GANA | Anesthesia Care

Who is Really Providing Your Anesthesia?

CRNAs continue to be the nation’s leader in the administration of anesthesia services. In fact, there are more than 59,000 nurse anesthetists in the United States (including CRNAs and student registered nurse anesthetists). CRNAs are Advanced Practice Registered Nurses who have completed rigorous academic and clinical training in order to provide their patients with safe, high quality, and affordable anesthesia care. CRNAs continue to provide over 50 million anesthetics to patients each year in the United States and continue to be the primary anesthesia provider to rural Georgians and Americans.

CRNAs practice in every setting where anesthesia is delivered including hospitals, ambulatory surgical centers, physician offices, obstetrical delivery rooms, in the Department of Veterans Affairs facilities, and in the United States military. When anesthesia is administered by a nurse anesthetist, it is recognized as the practice of nursing; when administered by a physician anesthesiologist, it is recognized as the practice of medicine. Regardless of whether their educational background is in nursing or medicine, all anesthesia professionals administer anesthesia the same away.

GANA CRNA Anesthesia

THE GANA PROUDLY SUPPORTS
GEORGIA’S NURSE ANESTHESIA PROGRAMS


Augusta University

Emery University

GEORGIA’S NURSE ANESTHESIA PROGRAMS

The education and experience required to become a Certified Registered Nurse Anesthetist (CRNA) include:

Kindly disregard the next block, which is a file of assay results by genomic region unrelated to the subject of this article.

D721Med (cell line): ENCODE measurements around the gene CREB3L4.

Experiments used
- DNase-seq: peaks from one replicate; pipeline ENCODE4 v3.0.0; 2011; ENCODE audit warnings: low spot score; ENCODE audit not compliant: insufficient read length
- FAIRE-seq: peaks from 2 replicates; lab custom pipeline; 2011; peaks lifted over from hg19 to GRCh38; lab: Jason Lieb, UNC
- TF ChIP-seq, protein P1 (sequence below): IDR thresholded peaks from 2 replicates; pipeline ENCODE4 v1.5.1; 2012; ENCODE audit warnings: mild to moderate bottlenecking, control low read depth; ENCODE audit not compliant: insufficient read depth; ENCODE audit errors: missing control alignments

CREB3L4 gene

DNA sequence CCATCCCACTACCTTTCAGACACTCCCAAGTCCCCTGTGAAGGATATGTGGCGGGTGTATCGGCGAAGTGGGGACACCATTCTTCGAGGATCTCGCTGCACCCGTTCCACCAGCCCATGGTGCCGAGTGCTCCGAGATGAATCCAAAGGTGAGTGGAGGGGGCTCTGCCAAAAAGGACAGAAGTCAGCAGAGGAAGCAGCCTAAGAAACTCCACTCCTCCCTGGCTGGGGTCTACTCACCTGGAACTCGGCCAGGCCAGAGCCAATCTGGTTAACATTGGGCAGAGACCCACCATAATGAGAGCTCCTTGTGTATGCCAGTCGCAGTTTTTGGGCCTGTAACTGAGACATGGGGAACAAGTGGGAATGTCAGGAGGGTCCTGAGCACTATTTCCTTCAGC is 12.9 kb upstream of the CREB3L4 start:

• A baccalaureate or graduate degree in nursing or an appropriate major.
  • An unencumbered license as a registered professional nurse and/or APRN in the United States or its territories.
  • Graduation with a minimum of a master’s degree from a nurse anesthesia educational program accredited by the Council on Accreditation of Nurse Anesthesia Educational Programs (COA). As of August 2022, there were 128 accredited nurse anesthesia programs in the United States using more than 2,100 active clinical sites; 46 nurse anesthesia programs are approved to award doctoral degrees for entry into practice. Nurse anesthesia programs are 42 months, depending on university requirements. Programs include clinical settings and experiences.
  • Pass the National Certification Examination following graduation.

It takes a minimum of seven calendar years of education and experience to prepare a CRNA. More than 2,400 student registered nurse anesthetists graduate each year and go on to pass the National Certification Examination to become CRNAs.

How to Become a CRNA

To become a CRNA you must first become a Registered Nurse with a bachelors or master’s degree. After achieving your degree, you must work a minimum of one year of full-time nursing experience in a critical care setting. The average experience for students entering a CRNA program is 2.9 years of ICU experience.

Though there are a few master’s degree programs left, all CRNA students must graduate with a doctorate level degree starting in 2025 to be eligible to sit for their board exam. Following graduation from an accredited nurse anesthesia program you will be eligible to take the National Certification Exam (NCE) and become a CRNA. This is a long journey but well worth it.

If you are unsure if becoming a CRNA is right for you, please contact us and consider clicking the “Shadow a CRNA” link so that we can get you paired with a practicing CRNA to show you first-hand what CRNAs do.

CRNA

Shadow a CRNA

Registered Nurses currently working in the Intensive Care Unit (ICU) may submit their interest to shadow a CRNA by completing the form below.

GANA CRNA

History

As early as 1916, Certified Registered Nurse Anesthetists (CRNAs) were providing anesthesia at Grady Hospital in Atlanta. In 1938, seventeen CRNAs established the Georgia Association of Nurse Anesthetists (GANA). Spearheading the formation of the GANA was Rosalie C. McDonald, who became its first president. Ms. McDonald later served as the sixth president of the American Association of Nurse Anesthetists (AANA), our national organization. More than 90% of U.S. nurse anesthetists are members of the AANA.